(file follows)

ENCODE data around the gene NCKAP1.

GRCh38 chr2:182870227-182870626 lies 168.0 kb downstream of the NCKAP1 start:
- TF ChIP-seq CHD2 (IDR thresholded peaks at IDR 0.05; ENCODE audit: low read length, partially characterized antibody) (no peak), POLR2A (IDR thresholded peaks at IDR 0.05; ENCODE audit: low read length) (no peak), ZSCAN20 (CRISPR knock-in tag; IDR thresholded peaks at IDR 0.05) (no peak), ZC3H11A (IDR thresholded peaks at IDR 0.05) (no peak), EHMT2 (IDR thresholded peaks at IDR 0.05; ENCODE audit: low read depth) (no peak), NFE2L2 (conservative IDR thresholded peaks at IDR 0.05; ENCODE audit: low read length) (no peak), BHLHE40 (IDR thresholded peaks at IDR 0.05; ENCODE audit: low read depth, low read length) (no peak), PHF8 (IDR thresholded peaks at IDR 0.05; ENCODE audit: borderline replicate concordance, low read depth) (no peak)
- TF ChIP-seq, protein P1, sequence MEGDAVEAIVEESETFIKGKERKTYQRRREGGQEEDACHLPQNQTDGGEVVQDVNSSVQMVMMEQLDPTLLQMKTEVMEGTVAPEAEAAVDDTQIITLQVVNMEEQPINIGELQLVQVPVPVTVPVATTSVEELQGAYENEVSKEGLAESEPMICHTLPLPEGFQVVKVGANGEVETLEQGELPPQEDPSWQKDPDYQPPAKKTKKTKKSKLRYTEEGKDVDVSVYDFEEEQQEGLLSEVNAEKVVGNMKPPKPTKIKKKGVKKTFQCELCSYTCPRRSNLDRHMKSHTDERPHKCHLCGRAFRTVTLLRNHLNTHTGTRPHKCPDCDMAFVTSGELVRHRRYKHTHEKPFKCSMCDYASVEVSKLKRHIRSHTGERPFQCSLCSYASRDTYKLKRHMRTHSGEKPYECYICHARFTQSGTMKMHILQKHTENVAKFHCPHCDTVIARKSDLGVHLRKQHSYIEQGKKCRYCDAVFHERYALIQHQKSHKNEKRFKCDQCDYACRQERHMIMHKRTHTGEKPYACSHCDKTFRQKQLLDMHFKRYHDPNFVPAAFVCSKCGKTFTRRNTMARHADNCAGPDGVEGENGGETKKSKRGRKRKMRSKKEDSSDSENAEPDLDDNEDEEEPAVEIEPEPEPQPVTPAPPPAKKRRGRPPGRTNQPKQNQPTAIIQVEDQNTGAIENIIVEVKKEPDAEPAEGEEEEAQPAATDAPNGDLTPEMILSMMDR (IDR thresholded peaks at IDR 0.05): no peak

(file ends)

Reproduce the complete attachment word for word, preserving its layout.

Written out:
ENCODE data around the gene NCKAP1.

GRCh38 chr2:182870227-182870626 lies 168.0 kb downstream of the NCKAP1 start:
- TF ChIP-seq CHD2 (IDR thresholded peaks at IDR 0.05; ENCODE audit: low read length, partially characterized antibody) (no peak), POLR2A (IDR thresholded peaks at IDR 0.05; ENCODE audit: low read length) (no peak), ZSCAN20 (CRISPR knock-in tag; IDR thresholded peaks at IDR 0.05) (no peak), ZC3H11A (IDR thresholded peaks at IDR 0.05) (no peak), EHMT2 (IDR thresholded peaks at IDR 0.05; ENCODE audit: low read depth) (no peak), NFE2L2 (conservative IDR thresholded peaks at IDR 0.05; ENCODE audit: low read length) (no peak), BHLHE40 (IDR thresholded peaks at IDR 0.05; ENCODE audit: low read depth, low read length) (no peak), PHF8 (IDR thresholded peaks at IDR 0.05; ENCODE audit: borderline replicate concordance, low read depth) (no peak)
- TF ChIP-seq, protein P1, sequence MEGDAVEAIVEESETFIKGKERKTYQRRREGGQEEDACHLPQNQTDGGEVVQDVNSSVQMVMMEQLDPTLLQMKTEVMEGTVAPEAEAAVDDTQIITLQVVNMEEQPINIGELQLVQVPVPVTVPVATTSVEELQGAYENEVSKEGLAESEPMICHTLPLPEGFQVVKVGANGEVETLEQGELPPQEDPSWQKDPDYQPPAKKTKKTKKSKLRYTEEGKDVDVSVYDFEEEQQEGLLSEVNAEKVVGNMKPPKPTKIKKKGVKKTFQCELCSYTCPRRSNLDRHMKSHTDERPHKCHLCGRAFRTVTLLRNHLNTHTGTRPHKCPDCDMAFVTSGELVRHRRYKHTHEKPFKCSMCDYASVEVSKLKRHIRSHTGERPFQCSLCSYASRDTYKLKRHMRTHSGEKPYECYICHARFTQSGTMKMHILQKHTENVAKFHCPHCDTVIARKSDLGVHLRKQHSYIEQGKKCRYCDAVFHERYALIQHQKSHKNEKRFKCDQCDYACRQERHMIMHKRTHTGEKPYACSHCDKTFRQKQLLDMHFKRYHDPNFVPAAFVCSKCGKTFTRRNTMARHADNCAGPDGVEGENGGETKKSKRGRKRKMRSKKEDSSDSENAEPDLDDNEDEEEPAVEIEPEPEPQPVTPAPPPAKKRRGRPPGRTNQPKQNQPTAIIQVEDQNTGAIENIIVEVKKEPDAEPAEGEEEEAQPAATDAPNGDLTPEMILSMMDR (IDR thresholded peaks at IDR 0.05): no peak